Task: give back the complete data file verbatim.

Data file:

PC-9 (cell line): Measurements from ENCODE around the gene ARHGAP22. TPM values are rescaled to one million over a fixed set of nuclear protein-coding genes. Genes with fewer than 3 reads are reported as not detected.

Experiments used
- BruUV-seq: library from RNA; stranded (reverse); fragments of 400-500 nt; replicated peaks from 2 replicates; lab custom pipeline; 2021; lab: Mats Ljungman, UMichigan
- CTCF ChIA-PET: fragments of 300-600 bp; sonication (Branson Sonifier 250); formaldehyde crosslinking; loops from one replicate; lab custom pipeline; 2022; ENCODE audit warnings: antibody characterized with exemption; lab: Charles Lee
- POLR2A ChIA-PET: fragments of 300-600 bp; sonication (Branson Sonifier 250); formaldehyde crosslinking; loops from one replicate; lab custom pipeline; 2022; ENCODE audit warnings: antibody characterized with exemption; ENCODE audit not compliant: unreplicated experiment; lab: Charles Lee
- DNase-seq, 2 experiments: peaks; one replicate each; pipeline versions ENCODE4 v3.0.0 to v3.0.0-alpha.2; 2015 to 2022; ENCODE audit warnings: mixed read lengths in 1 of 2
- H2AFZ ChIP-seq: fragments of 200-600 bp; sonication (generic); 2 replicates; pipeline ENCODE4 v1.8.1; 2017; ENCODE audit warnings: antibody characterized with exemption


PC-9 (cell line): Measurements from ENCODE around the gene ARHGAP22. TPM values are rescaled to one million over a fixed set of nuclear protein-coding genes. Genes with fewer than 3 reads are reported as not detected.

Experiments used
- BruUV-seq: library from RNA; stranded (reverse); fragments of 400-500 nt; replicated peaks from 2 replicates; lab custom pipeline; 2021; lab: Mats Ljungman, UMichigan
- CTCF ChIA-PET: fragments of 300-600 bp; sonication (Branson Sonifier 250); formaldehyde crosslinking; loops from one replicate; lab custom pipeline; 2022; ENCODE audit warnings: antibody characterized with exemption; lab: Charles Lee
- POLR2A ChIA-PET: fragments of 300-600 bp; sonication (Branson Sonifier 250); formaldehyde crosslinking; loops from one replicate; lab custom pipeline; 2022; ENCODE audit warnings: antibody characterized with exemption; ENCODE audit not compliant: unreplicated experiment; lab: Charles Lee
- DNase-seq, 2 experiments: peaks; one replicate each; pipeline versions ENCODE4 v3.0.0 to v3.0.0-alpha.2; 2015 to 2022; ENCODE audit warnings: mixed read lengths in 1 of 2
- H2AFZ ChIP-seq: fragments of 200-600 bp; sonication (generic); 2 replicates; pipeline ENCODE4 v1.8.1; 2017; ENCODE audit warnings: antibody characterized with exemption